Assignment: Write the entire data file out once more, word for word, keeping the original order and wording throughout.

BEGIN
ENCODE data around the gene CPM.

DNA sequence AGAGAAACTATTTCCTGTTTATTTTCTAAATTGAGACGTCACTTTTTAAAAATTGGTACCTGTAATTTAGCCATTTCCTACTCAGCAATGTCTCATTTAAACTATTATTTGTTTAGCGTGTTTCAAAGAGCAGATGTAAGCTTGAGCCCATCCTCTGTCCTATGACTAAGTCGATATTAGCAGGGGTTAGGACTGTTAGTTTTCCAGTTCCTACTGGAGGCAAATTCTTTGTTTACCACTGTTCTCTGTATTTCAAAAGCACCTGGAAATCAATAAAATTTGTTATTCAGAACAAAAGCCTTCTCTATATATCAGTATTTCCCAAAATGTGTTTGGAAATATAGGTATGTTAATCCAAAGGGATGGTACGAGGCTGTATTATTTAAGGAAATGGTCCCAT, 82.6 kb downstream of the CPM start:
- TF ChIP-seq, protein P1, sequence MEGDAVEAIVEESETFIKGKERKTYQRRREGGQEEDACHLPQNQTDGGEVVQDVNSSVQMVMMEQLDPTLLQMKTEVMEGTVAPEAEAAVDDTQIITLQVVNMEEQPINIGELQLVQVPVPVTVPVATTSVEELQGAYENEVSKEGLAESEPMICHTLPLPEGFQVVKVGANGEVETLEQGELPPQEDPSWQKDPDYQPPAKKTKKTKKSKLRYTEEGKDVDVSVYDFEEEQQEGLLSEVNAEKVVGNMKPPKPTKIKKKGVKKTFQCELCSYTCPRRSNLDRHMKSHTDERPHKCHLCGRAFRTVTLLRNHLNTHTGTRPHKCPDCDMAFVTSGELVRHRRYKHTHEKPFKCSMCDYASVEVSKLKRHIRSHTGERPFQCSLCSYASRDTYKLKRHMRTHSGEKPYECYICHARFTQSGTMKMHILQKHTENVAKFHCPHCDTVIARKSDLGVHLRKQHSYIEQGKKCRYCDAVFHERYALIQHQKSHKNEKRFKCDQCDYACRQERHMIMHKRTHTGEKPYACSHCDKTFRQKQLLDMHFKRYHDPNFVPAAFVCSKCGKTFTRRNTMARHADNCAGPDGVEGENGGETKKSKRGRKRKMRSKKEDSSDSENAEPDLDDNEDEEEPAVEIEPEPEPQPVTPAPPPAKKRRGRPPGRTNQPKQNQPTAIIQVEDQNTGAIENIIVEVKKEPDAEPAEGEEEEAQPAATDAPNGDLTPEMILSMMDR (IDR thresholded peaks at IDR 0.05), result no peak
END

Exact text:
ENCODE data around the gene CPM.

DNA sequence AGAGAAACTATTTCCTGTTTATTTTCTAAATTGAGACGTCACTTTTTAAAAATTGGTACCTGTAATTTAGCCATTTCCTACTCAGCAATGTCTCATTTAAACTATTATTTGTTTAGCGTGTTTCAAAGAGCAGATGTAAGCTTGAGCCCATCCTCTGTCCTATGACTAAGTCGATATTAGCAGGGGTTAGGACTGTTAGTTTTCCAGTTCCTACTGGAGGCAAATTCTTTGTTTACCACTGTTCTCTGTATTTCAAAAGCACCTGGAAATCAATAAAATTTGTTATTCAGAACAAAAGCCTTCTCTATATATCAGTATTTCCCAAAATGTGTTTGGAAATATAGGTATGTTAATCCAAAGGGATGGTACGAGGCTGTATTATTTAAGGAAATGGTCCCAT, 82.6 kb downstream of the CPM start:
- TF ChIP-seq, protein P1, sequence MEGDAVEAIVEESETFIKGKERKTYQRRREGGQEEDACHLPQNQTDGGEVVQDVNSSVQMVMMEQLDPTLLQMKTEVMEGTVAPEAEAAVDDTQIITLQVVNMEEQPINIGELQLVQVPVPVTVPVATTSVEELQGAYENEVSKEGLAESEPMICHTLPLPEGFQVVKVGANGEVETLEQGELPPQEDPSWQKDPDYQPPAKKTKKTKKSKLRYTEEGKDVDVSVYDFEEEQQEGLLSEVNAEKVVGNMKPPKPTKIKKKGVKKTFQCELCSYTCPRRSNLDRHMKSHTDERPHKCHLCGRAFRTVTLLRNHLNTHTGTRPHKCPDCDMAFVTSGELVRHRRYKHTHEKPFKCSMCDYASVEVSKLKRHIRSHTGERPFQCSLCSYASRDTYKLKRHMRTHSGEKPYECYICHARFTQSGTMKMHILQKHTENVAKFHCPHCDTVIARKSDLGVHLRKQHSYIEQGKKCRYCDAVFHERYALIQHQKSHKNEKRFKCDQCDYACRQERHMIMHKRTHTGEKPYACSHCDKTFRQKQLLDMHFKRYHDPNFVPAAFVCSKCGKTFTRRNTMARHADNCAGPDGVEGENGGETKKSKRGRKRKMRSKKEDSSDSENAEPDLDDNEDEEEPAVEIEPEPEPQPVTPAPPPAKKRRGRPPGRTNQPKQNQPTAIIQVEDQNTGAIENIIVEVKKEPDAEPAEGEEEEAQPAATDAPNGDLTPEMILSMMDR (IDR thresholded peaks at IDR 0.05), result no peak